Sunday, November 11, 2007

Democracy Part I: Democracy, Gesture and Power

The world has seen a fair amount of democracy over the last eight years. President Bush made it a cornerstone of his foreign policy. "So it is the policy of the United States to seek and support the growth of democratic movements and institutions in every nation and culture, with the ultimate goal of ending tyranny in our world." Inaugural Address by George W. Bush, The New York Times, Jan. 20, 2005.

From the Palestinian Territories, to the Ukraine, from Iran to China, from Venezuela to the United States, the air is filled with the scent of democracy—that palpable expression of the will of the people, thrusting from the street and into the apparatus of state as an irresistible force of nature. Or of some reasonable equivalent force satisfactory to those projecting power.


Even the Cubans speak fondly of democracy. See Fidel Castro Ruz, Reflexiones del Comandante en Jefe, Las Elecciones, Oct. 19, 2007 ("Nuestras elecciones son la antítesis de las que tienen lugar en Estados Unidos" "Our elections are the antithesis of those in the United States"). And not just nations but the political parties on whose power the apparatus of state rests. The Chinese understand this, at least in their theory. Senior CPC Official Expounds Intra-Party Democracy, People's Daily Online, Nov. 2, 2007 ("intra-Party democracy is the lifeblood of the CPC. The development course of the Party has repeatedly proved that only when the intra-Party practices are fully fulfilled can the Party cause be prosperous and emerging problems be corrected in time.").

And now Pakistan. A democratic revolution of lawyers and judges. Q&A: Pakistan's Political Crisis, BBC News Online, Nov. 11, 2007 ("Supreme Court Chief Justice Iftikhar Chaudhry - ousted on the same day that Gen Musharraf declared emergency rule - has proven a thorn in his side with a number of judgements against the government. . . . He and other judges and lawyers have proved a focal point for opposition to Gen Musharraf and say his declaration of emergency rule is illegal.")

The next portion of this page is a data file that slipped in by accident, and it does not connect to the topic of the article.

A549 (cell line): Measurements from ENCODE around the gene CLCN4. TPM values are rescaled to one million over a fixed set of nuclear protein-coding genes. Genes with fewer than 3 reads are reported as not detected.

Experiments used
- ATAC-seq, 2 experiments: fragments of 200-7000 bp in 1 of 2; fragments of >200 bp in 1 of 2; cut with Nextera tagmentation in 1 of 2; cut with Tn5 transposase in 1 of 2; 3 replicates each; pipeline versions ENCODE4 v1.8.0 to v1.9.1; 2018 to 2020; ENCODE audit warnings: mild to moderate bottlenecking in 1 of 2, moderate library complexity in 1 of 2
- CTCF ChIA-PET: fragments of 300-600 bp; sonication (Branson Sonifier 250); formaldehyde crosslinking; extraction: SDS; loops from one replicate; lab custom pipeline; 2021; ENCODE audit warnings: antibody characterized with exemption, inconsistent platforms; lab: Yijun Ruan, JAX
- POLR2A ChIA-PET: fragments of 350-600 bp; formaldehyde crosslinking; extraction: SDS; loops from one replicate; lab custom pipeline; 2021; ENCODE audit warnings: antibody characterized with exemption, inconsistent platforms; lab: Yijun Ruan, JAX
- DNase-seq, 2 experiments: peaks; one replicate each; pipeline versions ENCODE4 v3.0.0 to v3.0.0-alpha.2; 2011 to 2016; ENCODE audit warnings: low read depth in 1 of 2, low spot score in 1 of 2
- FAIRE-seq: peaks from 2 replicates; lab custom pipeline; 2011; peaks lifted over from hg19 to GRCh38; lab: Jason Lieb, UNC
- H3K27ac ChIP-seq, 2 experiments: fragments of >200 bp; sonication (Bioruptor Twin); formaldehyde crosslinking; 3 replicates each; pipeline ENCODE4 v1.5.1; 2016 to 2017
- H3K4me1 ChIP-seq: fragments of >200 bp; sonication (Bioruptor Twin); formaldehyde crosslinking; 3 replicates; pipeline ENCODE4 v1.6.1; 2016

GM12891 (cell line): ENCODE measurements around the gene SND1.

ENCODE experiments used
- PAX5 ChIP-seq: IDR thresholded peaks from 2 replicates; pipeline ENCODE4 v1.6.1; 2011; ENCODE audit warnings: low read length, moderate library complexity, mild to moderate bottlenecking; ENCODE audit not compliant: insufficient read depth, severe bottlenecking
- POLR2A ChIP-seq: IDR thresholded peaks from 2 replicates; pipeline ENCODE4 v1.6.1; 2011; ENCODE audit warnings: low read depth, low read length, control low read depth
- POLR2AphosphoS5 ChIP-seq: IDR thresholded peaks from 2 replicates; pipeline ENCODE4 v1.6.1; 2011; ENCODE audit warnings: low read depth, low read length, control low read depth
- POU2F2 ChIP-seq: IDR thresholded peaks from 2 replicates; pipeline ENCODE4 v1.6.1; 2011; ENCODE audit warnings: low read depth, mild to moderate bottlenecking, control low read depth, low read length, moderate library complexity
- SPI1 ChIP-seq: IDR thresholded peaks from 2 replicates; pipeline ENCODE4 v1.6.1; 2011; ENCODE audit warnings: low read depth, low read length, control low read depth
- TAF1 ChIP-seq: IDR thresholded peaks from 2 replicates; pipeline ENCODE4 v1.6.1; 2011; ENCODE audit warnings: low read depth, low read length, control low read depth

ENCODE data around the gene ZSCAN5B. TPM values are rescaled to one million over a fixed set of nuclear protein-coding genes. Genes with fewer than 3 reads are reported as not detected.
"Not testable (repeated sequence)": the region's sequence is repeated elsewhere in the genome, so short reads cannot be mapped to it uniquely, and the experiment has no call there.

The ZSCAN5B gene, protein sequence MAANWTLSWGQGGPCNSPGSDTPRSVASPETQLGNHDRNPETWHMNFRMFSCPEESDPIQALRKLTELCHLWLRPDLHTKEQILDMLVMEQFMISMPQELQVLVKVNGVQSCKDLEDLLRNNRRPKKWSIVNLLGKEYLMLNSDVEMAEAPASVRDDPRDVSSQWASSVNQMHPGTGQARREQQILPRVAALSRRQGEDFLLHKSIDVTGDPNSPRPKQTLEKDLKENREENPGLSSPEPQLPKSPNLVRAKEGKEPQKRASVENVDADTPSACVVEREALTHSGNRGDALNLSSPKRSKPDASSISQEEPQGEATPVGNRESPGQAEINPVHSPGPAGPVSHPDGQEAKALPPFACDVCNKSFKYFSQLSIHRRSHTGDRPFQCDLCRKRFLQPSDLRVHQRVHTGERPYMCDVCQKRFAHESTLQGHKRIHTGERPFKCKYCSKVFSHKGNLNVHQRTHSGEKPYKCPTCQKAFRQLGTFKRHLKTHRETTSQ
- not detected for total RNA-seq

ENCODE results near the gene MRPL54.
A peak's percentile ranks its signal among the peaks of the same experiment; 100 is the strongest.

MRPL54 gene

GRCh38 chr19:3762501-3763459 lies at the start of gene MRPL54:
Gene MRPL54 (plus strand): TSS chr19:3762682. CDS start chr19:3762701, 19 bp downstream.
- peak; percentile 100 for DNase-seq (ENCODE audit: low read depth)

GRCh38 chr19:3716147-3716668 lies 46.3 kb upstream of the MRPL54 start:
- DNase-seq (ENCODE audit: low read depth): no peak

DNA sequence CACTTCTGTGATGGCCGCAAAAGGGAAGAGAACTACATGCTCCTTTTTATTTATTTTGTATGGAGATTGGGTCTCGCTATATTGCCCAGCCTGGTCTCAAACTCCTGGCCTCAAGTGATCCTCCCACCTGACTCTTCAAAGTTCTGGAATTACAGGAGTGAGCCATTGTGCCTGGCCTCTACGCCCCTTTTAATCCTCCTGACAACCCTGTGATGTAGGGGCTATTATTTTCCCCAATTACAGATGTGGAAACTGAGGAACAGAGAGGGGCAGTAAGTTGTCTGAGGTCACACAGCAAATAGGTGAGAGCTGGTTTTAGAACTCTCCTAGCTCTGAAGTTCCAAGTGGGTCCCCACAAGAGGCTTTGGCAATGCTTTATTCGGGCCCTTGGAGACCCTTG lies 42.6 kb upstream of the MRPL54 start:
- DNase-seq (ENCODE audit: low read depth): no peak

Democracy must be potent, indeed, to get the lawyers and judges off their office chairs and out onto the streets for a version of its exercise. Like the Greens and Blues of Late Roman Byzantium, the organized popular will provides a sporting event of sorts that can be cheered on by others. And so much healthier than the alternative; democracy and sports have borrowed the language of war, and less often its techniques. As has law—which now speaks foundationally of systems of government the way one used to speak of children born out of wedlock—legitimate systems are democratic and the others are bastards. The worst sorts of illegitimates, of course, are not those who are the products of defective parents, but those from cultures that ought to have known better. Democracy must be practiced just so to be just right.

All of these thoughts recalled to me a poem of Rimbaud I have read often and now share (in English):


The Flag goes with the foul landscape, and our jargon muffles the drum.
In great centers we shall aliment the most cynical prostitution, and massacre logical revolts.

In spicy and drenched lands!—at the service of monstrous exploitations, either industrial or military.
Farewell here, no matter where. Conscripts of good will, ours will be a ferocious philosophy, ignorant as to science, rabid for comfort; and let the rest of the world croak.
That’s the system. Let’s get going!

Arthur Rimbaud, Democracy, in New Directions (Louise Varèse, trans.) reprinted in Baudelaire, Rimbaud, Verlaine: Selected Verse and Prose Poems 226 (Joseph M. Bernstein, ed., Secaucus, NJ: Citadel Press, 1947).

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